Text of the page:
Once upon a time, I became the father of a healthy and happy baby boy. I watched him grow, and saw that same curiosity in him that I had as a boy. This pleased me. He wanted to know about everything that crawled of flew or swam. He was cut from the same slab of bedrock that I was.
When I felt the boy was mature enough, I told his mother that it was due time I teach him the ways of a fisherman. She gave in, and I made preparation for this rite-of-passage, as old as man himself.
To commemorate this occasion, I purchased the best equipment I could afford, which turned out to be a Spiderman rod and reel combo, complete with tackle box and that little thingy that comes tied to the end of the line, so that one can scare all of the fish away on the first cast. The boy was a quick learner, and within a few tries, had managed to break a glass figurine on the entertainment center, and made a perfect cast into the blades of turning ceiling fan. I was quite impressed with the durability of the rod as it bounced off objects at twenty mph and at the strength of the line, which must've been equal to seventy pound test, due to the deep cuts on my hand from trying to jerk it loose once I managed to catch the rod.
Finally the day arrived, and the boy and I made our first trip to a farm pond in Blue Ridge. A lot of rocks were thrown, and both fish and birds were put on high-alert by the boys energetic antics. But when a fish let it's guard down enough to feed again, it mistakenly took the worm I had threaded onto the boys line, and the fight was on. From the moment he laid eyes on that first bream, he was obsessed.
Over time, I taught the boy everything I knew about how to catch fish. That was a big mistake on my part. Had I known then that he would bypass the whole taking the pebble from my hand thing and going straight to showing me up, I would've kept it all to myself. Before I realized what I had done, the boy said something akin to The student has become the teacher, or some crap like that. From that day on, he made it a point to out-fish me, and didn't mind telling everyone we met, either. I couldn't talk about fishing with my friends while he was around. It was, and continues to be, embarrassing.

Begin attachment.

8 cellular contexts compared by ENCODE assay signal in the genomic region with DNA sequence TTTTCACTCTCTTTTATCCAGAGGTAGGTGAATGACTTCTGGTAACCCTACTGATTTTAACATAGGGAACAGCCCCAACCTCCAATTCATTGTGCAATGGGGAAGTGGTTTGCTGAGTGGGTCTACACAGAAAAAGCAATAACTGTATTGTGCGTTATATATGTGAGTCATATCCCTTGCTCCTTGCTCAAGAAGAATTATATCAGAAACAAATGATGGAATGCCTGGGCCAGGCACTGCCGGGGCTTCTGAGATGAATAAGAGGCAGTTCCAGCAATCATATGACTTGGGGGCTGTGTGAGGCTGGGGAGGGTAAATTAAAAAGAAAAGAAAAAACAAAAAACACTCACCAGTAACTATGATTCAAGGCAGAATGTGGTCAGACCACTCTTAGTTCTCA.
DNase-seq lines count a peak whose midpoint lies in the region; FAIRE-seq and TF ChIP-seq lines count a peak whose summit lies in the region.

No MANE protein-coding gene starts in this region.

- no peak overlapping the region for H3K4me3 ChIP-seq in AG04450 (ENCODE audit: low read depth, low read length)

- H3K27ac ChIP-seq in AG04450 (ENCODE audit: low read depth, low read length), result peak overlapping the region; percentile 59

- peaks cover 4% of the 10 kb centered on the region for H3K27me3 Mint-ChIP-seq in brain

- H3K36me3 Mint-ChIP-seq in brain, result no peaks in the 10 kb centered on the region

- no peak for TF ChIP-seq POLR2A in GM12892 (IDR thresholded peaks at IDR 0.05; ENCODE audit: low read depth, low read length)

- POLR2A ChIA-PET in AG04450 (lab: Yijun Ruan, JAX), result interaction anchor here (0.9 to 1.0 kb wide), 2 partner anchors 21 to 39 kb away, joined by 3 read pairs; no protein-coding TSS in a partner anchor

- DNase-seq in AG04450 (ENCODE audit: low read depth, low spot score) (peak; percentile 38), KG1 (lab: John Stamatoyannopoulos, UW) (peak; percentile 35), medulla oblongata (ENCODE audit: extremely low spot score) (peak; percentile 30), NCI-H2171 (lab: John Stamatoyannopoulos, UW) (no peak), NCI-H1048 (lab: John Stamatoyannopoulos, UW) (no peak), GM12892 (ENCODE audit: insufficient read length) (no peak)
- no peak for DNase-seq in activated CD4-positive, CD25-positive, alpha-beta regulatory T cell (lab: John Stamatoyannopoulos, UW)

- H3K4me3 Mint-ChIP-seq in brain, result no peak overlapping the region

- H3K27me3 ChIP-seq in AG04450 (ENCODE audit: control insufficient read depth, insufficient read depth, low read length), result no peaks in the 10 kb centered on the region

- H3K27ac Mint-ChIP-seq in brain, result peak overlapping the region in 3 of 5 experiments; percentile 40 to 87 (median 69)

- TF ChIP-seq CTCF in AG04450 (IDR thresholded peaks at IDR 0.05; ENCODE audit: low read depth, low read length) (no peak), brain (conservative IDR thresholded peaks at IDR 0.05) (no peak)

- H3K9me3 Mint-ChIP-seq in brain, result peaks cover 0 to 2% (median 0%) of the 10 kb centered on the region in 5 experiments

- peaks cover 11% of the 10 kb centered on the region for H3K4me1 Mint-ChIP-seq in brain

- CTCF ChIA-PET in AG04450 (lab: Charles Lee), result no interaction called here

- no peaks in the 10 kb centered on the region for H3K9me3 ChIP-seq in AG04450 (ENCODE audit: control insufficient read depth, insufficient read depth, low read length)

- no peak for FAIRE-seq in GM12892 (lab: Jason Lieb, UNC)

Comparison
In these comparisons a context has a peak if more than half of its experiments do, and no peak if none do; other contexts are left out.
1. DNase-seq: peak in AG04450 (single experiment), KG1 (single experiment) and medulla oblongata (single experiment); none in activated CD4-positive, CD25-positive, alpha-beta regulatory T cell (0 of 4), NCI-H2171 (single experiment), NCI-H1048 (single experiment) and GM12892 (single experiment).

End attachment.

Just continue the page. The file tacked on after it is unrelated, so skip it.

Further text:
A couple of years back, we were fishing for trout in the South Saluda; me with my fly rod and the boy with his ultralight and bucket of worms. He'd caught five fish to my one, and was making a point to remind me that my spinning rod was in the car if I needed it. I think the final slap in the face was when I was explaining the finer points of fly fishing for trout. He side-armed his worm into a pool upstream from us while I was still babbling on like a used car salesman, and hooked a big rainbow. I had to move out of the way so he could reel it in.
So if you are a fisherman that has a young son or daughter or niece or nephew, and you're considering teaching them to fish, my advice is don't do it. And if you find yourself in a situation where you have to let them tag along, tell them nothing. A simple yes or no answer will suffice if they ask any questions.